Positional depth: Potential. But also potentially scary


One of the most compelling training camp battles this July and August will be the duels for the starting cornerback spots. Yes, you read correctly. Two battles for two spots. The Bills don’t have a sure-fire starter at either CB position right now.

Stephon Gilmore is a favorite after being selected No. 10 overall and drawing rave reviews from many respected draft analysts. Aaron Williams came on strong during the late stages of 2011, but did struggle early and has a thorough injury past. Terrence McGee has the ability and is the veteran of the group, but he too can’t stay healthy. Leodis McKelvin is as athletically talented as any, but has been a relative disappointment early in his career in general. His ball skills are well below average. That’s being nice.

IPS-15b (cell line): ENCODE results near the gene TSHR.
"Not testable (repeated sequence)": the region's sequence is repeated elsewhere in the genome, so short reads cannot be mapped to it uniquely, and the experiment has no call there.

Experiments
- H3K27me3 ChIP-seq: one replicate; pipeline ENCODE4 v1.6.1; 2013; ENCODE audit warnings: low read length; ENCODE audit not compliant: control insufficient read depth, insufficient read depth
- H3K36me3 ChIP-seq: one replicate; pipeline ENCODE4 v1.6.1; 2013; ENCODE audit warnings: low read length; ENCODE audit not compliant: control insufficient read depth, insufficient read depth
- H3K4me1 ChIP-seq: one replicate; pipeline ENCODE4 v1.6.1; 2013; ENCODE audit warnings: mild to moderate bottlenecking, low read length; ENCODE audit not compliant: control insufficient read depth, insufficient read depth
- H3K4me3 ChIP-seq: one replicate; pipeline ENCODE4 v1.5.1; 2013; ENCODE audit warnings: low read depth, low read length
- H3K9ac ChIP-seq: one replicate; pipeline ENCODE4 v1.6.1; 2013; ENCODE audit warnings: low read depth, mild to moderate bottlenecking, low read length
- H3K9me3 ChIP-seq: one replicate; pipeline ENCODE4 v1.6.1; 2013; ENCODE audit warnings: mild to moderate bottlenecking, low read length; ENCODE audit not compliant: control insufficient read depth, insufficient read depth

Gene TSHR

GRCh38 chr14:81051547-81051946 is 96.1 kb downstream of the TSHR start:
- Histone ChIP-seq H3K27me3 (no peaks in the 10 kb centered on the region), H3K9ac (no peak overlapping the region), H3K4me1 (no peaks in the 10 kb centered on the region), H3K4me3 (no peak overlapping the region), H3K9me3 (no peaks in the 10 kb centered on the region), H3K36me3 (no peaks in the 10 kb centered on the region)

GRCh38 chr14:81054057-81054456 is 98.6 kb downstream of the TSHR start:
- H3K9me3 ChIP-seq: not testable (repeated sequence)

Ron Brooks, to me, is the ideal slot corner. Small, fast, quick-hipped, killer ball skills, played at LSU.—what’s not to like? Justin Rogers could also squeeze into one of the final roster spots, mainly due to what he showed as a kick returner down the stretch last year. There’s also a few long-shots like Cris Hill and Delano Howell, but I’ll wait to examine them if and when they make noise at St. John Fisher.

Positional depth: See – Linebackers


Not hyperbole here. The safeties are the deepest group on the defense, if not the entire team. Jairus Byrd and George Wilson are two of the most unsung safeties in the league and feed extremely well off each other. They aren’t stunning in one any one area, but are exceptionally well-rounded, a great trait for any safety to have.

Beyond them, Bryan Scott is a defensive coordinator’s dream come true. While he doesn’t jump off the tape, he can play in the box as a hybrid linebacker, is big and fast enough to cover tight ends, and is a sure tackler. The Bills smartest yet most underrated re-signing this offseason.

Da’Norris Searcy, the team’s 2011 fourth-round pick, was impressive during his time in the starting lineup last year. At 5’11” and nearly 220 pounds, he can definitely lay the lumber against the run and is fluid in coverage. Learning from Wilson certainly will aid the youngster’s learning process.

Two superb safeties and two versatile second-stringers—one with years of experience and one with loads of promise.

Positional depth: Fantastic